I think that perhaps what has happened is you have a more modern wheel having a thru axle hub. Some manufacturers design the rear hub to accept the 4 major freehub body types as well as accepting different end caps so the wheel can be used with a thru axle or in a bike with conventional dropouts and a QR skewer. To make cleaning and swapping the freehub or converting axle standards as user friendly as possible, the rear hub of a such a system has end caps and freehub bodies that can be removed by hand. This works because what holds everything together is the securing of the thru axle into the frame (or in the case of a QR skewer, it's mating to the acorn nut on the side opposite it's entry). The cassette is still secured to the free hub body by the cassette lockring.
When the wheel is out of the bike on these types of hubs, one can oftentimes pull firmly enough on the cassette such that it will dislodge the end cap. This allows the cassette and freehub body to which it's connected, to come off the hub axle. It's designed to do that, albeit in a more controlled and expected situation. In fact, in hubs of this type, if the cassette and lockring has been removed in preparation for disassembly and cleaning of the internals, one may have difficulty getting enough purchase on the end cap to pull it off by hand. The trick is to replace the cassette and lock ring, and give the whole drive side assembly a tug--off pops the end cap and the free hub body/cassette comes along for the ride.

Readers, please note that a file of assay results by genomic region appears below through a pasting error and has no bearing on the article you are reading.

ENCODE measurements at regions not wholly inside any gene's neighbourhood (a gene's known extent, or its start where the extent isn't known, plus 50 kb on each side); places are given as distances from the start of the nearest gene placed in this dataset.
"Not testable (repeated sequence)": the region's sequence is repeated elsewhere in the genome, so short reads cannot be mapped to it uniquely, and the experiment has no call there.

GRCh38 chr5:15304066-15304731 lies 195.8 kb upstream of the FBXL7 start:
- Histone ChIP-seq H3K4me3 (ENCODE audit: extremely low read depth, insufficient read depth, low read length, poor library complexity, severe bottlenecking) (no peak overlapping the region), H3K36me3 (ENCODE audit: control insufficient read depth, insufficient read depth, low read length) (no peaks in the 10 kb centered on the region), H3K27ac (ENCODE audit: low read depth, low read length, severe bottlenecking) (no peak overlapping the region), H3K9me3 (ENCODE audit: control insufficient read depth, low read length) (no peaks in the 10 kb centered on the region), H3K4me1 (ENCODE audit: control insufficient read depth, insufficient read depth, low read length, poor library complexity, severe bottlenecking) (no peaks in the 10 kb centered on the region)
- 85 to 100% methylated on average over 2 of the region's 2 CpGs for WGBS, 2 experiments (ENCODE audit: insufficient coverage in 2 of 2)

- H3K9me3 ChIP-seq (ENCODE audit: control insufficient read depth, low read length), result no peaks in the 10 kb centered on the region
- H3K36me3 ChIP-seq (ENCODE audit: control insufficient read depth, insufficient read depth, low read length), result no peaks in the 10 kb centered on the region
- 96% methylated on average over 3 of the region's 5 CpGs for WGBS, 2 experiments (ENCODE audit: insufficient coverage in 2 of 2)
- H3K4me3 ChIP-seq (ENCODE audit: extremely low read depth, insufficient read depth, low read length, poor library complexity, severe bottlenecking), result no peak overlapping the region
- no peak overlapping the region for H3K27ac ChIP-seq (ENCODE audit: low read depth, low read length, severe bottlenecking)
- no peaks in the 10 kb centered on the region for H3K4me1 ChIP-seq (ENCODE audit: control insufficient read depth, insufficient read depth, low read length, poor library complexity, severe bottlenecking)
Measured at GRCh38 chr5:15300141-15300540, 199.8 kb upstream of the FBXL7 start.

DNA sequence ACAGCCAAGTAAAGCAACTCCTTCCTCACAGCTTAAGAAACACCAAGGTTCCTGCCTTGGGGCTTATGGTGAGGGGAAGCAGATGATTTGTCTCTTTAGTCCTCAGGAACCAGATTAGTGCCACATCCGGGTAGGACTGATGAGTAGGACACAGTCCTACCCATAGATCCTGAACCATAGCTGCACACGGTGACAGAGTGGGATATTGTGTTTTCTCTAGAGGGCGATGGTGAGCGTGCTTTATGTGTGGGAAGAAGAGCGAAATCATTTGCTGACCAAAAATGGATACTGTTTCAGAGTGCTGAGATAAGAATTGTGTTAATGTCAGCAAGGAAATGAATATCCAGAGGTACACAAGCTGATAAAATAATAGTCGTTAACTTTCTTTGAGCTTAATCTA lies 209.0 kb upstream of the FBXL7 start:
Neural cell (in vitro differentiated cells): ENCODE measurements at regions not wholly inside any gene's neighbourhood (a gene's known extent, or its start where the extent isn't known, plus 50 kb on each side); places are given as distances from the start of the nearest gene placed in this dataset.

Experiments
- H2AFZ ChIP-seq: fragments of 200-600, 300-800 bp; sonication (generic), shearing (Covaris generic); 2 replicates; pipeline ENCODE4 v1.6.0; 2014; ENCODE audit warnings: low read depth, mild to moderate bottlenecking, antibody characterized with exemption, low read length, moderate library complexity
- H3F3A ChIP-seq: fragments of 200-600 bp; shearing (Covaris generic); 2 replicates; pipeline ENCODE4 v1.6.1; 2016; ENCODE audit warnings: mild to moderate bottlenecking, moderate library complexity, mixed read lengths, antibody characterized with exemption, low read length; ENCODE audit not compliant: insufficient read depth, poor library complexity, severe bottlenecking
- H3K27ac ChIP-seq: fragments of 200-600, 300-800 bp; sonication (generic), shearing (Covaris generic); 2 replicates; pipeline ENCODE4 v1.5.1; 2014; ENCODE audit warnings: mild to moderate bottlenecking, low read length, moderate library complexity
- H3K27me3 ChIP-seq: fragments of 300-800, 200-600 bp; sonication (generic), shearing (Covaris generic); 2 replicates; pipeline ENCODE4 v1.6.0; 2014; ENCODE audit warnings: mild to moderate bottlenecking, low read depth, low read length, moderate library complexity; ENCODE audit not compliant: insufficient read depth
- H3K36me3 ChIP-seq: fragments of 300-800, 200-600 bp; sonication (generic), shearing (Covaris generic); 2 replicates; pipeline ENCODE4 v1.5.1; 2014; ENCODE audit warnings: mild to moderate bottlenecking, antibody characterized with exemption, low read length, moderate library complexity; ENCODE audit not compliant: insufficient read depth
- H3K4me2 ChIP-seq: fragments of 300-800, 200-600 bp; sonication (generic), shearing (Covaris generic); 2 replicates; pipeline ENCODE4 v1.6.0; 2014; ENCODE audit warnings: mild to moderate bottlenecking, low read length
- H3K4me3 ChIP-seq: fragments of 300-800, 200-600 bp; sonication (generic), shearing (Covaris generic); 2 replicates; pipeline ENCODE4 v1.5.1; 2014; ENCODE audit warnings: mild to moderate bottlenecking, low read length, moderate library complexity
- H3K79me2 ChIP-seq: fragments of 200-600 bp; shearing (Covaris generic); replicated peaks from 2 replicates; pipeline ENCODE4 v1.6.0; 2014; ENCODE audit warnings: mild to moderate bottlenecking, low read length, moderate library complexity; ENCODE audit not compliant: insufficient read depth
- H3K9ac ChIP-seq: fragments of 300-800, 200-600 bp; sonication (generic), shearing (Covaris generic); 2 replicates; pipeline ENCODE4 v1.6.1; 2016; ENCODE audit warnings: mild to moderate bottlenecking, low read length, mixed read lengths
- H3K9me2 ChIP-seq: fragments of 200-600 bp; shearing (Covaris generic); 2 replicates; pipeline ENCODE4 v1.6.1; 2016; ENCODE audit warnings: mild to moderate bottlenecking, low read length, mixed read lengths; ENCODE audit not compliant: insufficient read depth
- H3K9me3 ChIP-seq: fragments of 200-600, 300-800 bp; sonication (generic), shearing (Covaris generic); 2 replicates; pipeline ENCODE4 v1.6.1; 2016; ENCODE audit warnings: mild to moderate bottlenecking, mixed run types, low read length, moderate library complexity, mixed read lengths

So, if you have this type of rear hub, the banging of the rim with the cassette side down, the momentum of the cassette and freehub body forced the end cap off and they kept going too. It's important to know what bits came out and that they've been replaced in the correct position. As others mentioned, a pawl could've popped out of its housing (I'd guess pretty rare in this situation), a toothed drive ring, a spring and a washer are all other tid bits that MAY* be contained behind the freehub body in these hubs and are essential to the health and function of the hub and need to be in the correct orientation.
*Different manufacturers, different designs mean different loose pieces depending. For instance, on a type Mavic rear hub, there will be a light spring, toothed drive ring, the axle and washer. A Hunt V2 rear hub only has a small washer in addition to the axle and freehub body that is part of the disassembly. A seal may come loose too but they're usually press fit into the hub or around the body firmly enough they stay in place. Incorrect seal orientation or not being fully set in their seat can be a source of friction or drag in the rear wheel.